We check in with Mr. Cipriano just now because of the mayor’s announcement this month that a host of city landmarks, including the Brooklyn Bridge, will soon be outfitted with new, energy-efficient bulbs. The bulbs — light-emitting diodes, actually — should last much longer than the existing bulbs, which themselves last for years. One wonders what this means for the future of bridge-top bulb-changing.

Do not worry, though, about Ben Cipriano. There is plenty of other work up there, and no one is sure how the new lights will respond to the extreme weather conditions. He will be watching closely, as he already does, whenever he drives past when the lights are on, or sees one of his bridges while watching television with his family.

“Maybe I should get a hobby,” he said. But getting the lights right is important to him, and the problem with the current lights, 100-watt mercury vapor bulbs, is that they turn green as they start to burn out. “Even if you have a couple of them out — 160 bulbs are up there — people are going to notice,” Mr. Cipriano said. “They don’t look so hot if you have some bright ones and some green ones and so on and so forth.” [….]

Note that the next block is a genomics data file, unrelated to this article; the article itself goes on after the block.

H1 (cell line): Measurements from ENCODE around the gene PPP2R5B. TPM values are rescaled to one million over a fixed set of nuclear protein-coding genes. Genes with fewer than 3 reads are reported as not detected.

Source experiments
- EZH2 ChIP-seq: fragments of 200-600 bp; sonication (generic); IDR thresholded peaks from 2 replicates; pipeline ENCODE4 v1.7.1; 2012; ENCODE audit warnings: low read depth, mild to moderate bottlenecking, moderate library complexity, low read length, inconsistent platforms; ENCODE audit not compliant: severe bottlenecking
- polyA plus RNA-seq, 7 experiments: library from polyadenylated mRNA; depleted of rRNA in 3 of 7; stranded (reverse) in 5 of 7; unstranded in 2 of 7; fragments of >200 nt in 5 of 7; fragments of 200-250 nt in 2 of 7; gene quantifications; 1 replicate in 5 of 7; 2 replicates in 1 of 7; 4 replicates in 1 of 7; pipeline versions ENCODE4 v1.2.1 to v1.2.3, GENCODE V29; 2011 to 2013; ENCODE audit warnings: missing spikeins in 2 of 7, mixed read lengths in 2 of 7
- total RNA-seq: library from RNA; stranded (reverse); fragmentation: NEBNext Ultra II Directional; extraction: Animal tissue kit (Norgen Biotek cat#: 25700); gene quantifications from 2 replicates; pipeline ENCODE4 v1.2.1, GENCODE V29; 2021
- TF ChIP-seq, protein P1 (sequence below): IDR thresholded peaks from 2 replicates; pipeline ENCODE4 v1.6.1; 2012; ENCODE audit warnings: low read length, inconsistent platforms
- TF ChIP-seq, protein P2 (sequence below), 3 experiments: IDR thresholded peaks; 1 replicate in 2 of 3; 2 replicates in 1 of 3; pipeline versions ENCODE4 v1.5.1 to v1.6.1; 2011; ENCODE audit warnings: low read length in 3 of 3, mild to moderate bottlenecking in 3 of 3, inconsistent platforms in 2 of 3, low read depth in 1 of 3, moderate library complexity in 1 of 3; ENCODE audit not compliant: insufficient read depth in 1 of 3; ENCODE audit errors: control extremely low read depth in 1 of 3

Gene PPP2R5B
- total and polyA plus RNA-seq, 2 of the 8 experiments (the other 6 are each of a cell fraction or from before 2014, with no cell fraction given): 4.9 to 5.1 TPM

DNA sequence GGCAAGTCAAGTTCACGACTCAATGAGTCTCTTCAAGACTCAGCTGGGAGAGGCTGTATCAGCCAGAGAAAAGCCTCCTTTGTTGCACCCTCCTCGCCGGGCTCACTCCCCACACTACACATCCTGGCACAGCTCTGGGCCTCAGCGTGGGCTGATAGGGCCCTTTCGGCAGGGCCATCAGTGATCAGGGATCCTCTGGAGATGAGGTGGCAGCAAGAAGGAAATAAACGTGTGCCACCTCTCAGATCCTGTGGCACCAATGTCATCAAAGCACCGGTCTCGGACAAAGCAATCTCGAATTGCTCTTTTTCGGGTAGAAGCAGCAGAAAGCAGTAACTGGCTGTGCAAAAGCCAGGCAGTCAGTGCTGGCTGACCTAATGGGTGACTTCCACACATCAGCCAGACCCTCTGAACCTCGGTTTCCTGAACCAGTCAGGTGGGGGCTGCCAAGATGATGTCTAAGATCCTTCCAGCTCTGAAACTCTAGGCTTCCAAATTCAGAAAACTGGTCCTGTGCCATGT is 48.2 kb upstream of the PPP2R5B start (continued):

Up on top of the bridge, Mr. Cipriano still marvels at it all, this time from a place with an unobstructed 360-degree view. “People would pay to go up there,” he said, “and we’re getting paid to go up there.”

He has never been scared of heights, climbing up to work with two wires tethering him to the bridge cables. He wears brown shoes with rubber soles that squeak on the floor but are good for traction on the bridges — “no high heels, no fancy shoes with leather bottoms” — and he ties his screwdriver to his belt.